WASHINGTON, Nov 18 (Reuters) - The U.S. Senate on Mondayapproved a bill designed to prevent the type of quality controlproblems that lead last year to a deadly outbreak of fungalmeningitis that was traced to a tainted pharmaceutical mixed bya Massachusetts pharmacy.
The bill, known as the Drug Quality and Security Act, will give the Food and Drug Administration greater authority toregulate companies that compound sterile drugs and ship themacross state lines.
The bill was passed earlier by the House of Representativesand is expected to be signed into law by President Barack Obamawithin days. It would also create a national set of standards totrack pharmaceuticals through the distribution chain to helpthwart the introduction of fake medications into the drugsupply.
Traditionally, pharmacists who compound medications mixtailored doses for individual patients in response to a specificprescription. Over the last decade the practice has mushroomed,with some pharmacies selling thousands of doses of regularlyused mixtures without prescriptions for physicians to keep forfuture use.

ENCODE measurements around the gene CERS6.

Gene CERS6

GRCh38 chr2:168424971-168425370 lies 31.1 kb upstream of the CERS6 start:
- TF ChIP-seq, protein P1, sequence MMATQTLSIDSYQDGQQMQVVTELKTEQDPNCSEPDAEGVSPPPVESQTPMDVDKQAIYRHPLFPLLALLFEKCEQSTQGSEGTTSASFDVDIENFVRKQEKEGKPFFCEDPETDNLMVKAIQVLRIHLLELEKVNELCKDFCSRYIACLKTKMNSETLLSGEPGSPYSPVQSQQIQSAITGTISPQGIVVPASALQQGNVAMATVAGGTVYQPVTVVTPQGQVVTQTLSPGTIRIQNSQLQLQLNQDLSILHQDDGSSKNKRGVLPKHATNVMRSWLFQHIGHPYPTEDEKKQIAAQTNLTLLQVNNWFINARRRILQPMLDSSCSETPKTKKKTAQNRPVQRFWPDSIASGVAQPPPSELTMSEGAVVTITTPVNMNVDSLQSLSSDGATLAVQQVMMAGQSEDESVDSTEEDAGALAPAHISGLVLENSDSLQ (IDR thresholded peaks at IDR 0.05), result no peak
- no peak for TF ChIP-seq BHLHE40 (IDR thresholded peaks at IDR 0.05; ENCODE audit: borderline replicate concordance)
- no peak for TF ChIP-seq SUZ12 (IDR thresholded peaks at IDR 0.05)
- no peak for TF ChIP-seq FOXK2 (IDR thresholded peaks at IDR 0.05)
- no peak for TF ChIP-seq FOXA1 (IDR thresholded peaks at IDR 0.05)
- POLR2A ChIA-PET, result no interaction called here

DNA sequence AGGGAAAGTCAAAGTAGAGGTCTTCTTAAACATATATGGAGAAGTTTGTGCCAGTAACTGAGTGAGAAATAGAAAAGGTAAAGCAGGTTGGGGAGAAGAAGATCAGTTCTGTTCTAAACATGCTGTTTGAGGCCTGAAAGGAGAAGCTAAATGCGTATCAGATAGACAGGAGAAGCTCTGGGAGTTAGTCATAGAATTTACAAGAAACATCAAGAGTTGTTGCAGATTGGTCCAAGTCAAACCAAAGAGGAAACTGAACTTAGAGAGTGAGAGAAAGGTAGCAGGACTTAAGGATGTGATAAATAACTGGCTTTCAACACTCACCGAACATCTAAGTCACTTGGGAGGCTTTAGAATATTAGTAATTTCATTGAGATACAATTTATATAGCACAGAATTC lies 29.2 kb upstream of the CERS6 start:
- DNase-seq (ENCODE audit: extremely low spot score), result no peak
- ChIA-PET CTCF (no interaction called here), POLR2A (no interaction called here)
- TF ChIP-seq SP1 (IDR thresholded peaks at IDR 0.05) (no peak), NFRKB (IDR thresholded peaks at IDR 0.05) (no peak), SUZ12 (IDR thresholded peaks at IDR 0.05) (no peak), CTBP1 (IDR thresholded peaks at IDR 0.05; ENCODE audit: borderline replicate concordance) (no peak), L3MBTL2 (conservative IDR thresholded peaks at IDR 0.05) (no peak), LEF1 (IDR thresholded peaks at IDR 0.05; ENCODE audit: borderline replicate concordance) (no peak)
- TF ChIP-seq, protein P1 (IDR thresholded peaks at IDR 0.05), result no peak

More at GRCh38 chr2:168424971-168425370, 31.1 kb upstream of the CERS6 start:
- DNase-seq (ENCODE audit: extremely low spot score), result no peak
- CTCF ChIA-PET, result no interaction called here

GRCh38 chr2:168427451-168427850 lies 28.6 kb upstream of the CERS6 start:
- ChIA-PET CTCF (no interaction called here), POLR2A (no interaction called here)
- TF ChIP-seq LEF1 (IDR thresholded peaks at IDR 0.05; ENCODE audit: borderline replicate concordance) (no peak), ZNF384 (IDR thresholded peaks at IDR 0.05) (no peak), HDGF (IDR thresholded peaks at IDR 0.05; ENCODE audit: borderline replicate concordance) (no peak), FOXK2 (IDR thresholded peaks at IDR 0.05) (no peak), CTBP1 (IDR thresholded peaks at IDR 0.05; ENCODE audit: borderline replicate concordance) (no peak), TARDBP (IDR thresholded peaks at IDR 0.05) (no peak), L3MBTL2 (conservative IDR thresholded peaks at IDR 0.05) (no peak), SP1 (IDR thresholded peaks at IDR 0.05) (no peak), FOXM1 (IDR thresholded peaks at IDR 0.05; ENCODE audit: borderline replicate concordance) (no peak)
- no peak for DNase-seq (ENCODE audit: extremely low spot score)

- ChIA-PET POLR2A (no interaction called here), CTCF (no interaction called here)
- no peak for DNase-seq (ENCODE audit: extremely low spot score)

The legislation draws a distinction between traditionalcompounding pharmacies, which will continue to be regulated bystate boards of pharmacy, and large-scale compounding pharmaciessuch as the New England Compounding Center in Framingham,Massachusetts, which was at the heart of the meningitis outbreakthat killed more than 50 people.
These larger organizations, to be known as "outsourcingfacilities," will be regulated by the FDA but be exempt from thefull spectrum of regulations that apply to traditionalpharmaceutical companies.
The bill will also create national standards to track andtrace drugs amid growing concerns over counterfeit drugs. Lastyear, fake vials of Roche Holding AG's cancer drugAvastin appeared in the United States from Britain, where it waspurchased from a Turkish wholesaler.
In the United States, dozens of states have some type ofregulation designed to track a drug's pedigree, but the rulesare inconsistent. This bill is designed to resolve the currentpatchwork of federal regulation by applying a uniform standardnationwide.
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